Kitty shares with readers stories of gas engines and homestead memories.
It's too darn cold here for me. We're having worse winter weather than we've had yet. Of course, I'm just spoiled by the nice days we've had up until now.
Here are some stories of gas engines and a few homestead memories I'd like to share with readers.
John Wilcox of Columbus, Ohio is in the process of putting together an article on the Hornsby-Akroyd oil engine to send to us for the GEM. Any of you who are particularly interested in this engine, keep your eye open for the next few issues. Mr. Norman Vince, Wood Farm, Bawdes-well, East Dereham, Norfolk, England tells me that he has recently purchased a Centaur tractor which was made in the U.S.A. It is very small with a twin cylinder engine. He wants to know if any of our experts could tell him anything of the firms history or date of tractor. It would appear to date from the early twenties.
In a letter from Nobert Lucht of Athens, Illinois we find a request for information on several makes of tractors no longer being manufactured today. The Wisconsin Farm Tractor Co. in Sauk City, Wis. was one of them. Another is the Lauson, made in New Holstein, Wisconsin. They built a 6 cylinder tractor as early as 1929. One tractor that has always interested Mr. Lucht is the Rumely "6". He would like to correspond with anyone who has worked with any of these tractors or has any literature on them. During the past 20 years, Mr. Lucht has been collecting literature on tractors and has had many contacts with public relations departments of the major tractor manufacturers, diesel engine firms and builders of road building equipment. I'm sure there are many of you who would like to contact him, and I'm hoping that he'll send some of his valuable collection in for printing in the Gas Engine Magazine.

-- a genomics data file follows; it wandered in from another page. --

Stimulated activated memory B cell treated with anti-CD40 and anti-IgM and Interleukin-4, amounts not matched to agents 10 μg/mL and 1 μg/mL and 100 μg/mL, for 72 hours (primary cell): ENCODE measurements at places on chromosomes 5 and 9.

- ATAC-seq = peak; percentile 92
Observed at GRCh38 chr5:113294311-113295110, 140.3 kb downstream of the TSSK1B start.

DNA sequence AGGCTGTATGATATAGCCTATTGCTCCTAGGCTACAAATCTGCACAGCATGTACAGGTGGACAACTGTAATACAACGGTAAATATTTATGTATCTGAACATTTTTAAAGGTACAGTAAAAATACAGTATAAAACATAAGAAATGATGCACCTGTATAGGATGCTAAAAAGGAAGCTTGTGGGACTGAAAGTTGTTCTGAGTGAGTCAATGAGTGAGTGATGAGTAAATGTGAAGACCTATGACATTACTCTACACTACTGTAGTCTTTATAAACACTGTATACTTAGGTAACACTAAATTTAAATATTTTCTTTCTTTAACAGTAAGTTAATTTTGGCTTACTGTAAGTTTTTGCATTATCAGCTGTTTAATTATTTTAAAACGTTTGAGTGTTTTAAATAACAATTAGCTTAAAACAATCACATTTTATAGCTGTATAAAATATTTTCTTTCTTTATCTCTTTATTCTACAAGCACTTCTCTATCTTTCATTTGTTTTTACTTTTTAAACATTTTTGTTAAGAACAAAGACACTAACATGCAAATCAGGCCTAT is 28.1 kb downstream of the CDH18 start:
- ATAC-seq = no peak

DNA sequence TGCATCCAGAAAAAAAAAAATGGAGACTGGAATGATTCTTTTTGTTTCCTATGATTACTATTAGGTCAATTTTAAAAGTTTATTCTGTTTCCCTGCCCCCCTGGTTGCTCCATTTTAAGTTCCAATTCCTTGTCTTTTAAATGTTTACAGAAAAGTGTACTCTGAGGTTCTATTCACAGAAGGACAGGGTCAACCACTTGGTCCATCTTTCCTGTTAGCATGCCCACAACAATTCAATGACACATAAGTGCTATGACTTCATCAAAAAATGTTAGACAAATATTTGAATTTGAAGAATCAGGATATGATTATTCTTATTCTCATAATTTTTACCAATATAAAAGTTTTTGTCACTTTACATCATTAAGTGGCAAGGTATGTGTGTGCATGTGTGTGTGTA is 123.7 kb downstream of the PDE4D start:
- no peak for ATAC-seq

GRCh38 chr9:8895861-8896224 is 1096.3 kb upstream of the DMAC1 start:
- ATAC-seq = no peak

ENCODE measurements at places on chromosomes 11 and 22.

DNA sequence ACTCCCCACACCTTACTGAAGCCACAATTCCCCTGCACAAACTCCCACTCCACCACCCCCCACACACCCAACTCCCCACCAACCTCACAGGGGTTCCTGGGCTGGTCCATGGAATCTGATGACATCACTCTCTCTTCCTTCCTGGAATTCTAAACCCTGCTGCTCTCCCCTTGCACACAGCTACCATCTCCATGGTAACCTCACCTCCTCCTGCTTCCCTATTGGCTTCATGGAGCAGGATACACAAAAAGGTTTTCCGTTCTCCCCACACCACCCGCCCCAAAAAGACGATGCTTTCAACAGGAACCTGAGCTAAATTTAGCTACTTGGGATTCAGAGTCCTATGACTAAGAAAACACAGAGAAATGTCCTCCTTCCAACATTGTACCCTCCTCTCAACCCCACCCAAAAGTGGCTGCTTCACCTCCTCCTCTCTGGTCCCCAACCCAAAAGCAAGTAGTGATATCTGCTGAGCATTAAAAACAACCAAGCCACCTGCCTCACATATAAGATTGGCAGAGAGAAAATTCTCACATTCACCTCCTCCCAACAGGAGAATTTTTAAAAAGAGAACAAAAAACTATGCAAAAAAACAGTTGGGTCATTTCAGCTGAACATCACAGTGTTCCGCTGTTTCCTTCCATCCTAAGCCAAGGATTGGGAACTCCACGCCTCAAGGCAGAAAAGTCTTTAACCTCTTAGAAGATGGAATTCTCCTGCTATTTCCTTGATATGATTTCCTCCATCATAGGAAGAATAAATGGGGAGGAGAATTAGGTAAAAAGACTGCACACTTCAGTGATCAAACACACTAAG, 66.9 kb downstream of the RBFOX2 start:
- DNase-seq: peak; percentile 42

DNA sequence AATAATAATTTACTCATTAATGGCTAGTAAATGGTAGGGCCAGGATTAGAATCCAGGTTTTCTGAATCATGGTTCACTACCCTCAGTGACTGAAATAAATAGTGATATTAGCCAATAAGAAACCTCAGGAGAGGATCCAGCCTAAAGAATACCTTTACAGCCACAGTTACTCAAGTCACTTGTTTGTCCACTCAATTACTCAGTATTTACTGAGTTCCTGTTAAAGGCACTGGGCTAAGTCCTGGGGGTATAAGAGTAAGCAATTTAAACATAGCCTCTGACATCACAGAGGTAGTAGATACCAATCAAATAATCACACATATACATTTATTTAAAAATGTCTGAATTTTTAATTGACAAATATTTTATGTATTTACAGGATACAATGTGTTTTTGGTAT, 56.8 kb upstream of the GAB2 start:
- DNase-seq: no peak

Mr. Paul Spearing of Baxter, Iowa and his son have 21 gas engines in their collection. They have, what they feel, is a rare one. (They've never seen any like it at any of the engine shows). It is a horizontal Monitor, 5 hp engine and is in perfect shape. In fact he's using it this winter for sawing wood.
Jack Beamish of Hamiota, Manitoba, Canada is one of our teenage readers. He says that he really enjoys the helpful hints and the stories of the problems and predicaments that men got into when old gas and steam engines were king. His collection of gas engines range from a 1/2 hp to a 6 hp The last engine he got was a 60 hp Holt cat, 1928 model, 71/2 inch bore, 9 inch stroke, 4 cylinder and weighs 12 tons. He and a friend pulled it out of the ground where it had settled 6 or 7 inches and dragged it home with an International SMD and a Case 400. We certainly enjoy hearing from this group of readers. Mr. William Green of Rushsylvania, Ohio is for keeping the younger set interested in this hobby, too. He tells us this story. "Last summer at our show at Urbana, Ohio, a lad of about 14 or 15 walked up to me and said, Mister, do you know much about these things? We were looking at a 11/2 horse gas engine run backwards or anti-clockwise. And I said, yes, a little, and he said do they have a piston in them, and from there on it was a big story, so I think these little engines ought to have more explanation about them, if possible, and maybe I'll just leave my 11/2 hp IHC torn down and clean it up and take it to some shows just so some of these lads can see what's in them". Mr. Green is also for the older set. He believes that these shows should let every person over 70 yrs. old in free of expense at the gate. We also had a nice letter from 12 year old Charles Nicholas of Kinsman, Ohio telling us about his collection.